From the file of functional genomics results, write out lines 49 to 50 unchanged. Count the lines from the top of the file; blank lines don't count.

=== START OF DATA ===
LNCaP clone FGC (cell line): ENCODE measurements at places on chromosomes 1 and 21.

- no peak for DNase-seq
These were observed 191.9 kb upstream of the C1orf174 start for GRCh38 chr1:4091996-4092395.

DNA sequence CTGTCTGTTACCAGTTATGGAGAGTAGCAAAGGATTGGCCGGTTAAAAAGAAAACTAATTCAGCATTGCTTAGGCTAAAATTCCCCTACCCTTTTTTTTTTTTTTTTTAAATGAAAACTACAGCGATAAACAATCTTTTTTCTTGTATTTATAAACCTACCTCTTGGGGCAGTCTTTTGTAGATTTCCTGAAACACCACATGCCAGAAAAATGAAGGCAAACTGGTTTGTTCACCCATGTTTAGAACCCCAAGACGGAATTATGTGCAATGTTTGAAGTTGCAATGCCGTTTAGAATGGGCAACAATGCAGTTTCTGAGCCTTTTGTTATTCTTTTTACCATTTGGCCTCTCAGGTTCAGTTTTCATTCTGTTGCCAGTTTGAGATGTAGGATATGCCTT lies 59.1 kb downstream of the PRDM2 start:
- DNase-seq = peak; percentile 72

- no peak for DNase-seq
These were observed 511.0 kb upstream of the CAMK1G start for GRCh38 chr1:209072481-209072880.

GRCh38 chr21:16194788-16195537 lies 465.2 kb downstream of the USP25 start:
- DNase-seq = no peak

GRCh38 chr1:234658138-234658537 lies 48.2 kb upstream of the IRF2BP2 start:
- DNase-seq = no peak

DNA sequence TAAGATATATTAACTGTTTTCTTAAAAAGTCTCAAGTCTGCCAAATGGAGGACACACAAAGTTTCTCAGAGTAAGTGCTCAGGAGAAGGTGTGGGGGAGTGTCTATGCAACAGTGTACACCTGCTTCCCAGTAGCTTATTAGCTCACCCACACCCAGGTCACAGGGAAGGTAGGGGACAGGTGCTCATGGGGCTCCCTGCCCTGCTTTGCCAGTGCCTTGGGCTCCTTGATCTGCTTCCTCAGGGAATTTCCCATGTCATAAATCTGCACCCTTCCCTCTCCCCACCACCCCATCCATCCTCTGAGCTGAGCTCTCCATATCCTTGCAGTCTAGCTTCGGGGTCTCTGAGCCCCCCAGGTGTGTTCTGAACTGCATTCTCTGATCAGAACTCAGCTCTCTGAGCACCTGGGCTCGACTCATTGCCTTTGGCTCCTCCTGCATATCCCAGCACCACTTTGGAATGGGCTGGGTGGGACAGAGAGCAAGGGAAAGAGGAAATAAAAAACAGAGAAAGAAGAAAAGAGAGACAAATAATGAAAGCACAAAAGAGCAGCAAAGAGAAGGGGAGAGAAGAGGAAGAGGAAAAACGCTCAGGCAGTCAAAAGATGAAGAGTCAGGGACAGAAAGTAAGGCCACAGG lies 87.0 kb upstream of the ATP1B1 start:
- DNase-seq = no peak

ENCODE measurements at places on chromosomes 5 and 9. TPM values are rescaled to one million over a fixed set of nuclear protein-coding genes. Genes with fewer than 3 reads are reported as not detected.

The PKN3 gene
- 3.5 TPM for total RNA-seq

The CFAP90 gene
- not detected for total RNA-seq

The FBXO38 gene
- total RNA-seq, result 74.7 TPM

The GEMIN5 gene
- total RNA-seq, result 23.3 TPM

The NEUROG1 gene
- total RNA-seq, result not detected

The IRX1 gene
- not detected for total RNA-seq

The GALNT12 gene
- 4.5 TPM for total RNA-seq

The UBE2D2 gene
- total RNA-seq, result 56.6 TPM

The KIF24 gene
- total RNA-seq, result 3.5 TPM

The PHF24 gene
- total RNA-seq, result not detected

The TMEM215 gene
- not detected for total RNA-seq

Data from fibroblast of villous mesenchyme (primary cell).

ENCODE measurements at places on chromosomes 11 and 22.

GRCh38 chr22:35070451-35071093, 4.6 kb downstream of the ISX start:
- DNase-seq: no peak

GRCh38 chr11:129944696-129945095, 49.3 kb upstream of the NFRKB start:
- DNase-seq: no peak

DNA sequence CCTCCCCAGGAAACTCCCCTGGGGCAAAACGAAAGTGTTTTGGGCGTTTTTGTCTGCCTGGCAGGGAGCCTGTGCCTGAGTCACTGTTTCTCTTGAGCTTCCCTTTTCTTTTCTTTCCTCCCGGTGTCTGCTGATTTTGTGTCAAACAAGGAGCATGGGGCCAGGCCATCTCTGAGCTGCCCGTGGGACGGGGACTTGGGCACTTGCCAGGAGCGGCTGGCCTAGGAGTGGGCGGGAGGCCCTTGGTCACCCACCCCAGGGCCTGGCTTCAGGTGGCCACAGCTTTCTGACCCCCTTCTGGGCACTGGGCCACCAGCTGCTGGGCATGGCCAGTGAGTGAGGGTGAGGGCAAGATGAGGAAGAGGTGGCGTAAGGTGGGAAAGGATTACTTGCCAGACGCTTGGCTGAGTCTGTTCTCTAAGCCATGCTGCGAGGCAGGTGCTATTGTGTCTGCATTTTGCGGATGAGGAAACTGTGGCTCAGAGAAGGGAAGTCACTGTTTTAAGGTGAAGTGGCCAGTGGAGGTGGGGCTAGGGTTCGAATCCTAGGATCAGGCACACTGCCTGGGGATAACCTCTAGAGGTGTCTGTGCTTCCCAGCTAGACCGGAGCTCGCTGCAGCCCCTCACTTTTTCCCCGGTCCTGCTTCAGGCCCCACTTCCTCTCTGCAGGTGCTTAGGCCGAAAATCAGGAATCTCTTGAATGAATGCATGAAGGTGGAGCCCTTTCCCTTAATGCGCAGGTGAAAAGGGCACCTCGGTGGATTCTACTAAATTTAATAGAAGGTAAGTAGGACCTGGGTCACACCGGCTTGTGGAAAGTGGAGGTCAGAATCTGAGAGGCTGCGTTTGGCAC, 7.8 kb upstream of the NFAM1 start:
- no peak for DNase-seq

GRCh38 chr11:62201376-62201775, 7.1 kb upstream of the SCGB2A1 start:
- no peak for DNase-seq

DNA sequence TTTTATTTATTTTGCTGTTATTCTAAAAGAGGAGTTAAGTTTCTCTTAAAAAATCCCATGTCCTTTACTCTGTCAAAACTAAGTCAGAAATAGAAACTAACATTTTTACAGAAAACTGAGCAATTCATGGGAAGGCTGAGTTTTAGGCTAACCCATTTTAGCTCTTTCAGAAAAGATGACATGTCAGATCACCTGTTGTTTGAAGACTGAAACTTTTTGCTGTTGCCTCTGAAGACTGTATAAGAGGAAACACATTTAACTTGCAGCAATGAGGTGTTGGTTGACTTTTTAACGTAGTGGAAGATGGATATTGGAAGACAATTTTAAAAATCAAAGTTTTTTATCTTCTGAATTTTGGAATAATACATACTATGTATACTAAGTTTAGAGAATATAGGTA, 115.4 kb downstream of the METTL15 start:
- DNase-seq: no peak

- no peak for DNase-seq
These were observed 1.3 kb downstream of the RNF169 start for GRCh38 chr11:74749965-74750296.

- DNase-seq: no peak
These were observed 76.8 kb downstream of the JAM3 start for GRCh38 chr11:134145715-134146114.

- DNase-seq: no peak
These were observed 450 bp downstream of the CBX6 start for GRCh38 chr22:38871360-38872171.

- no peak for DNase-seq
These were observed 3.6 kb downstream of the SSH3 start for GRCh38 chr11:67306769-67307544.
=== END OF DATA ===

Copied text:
- no peak for DNase-seq
These were observed 1.3 kb downstream of the RNF169 start for GRCh38 chr11:74749965-74750296.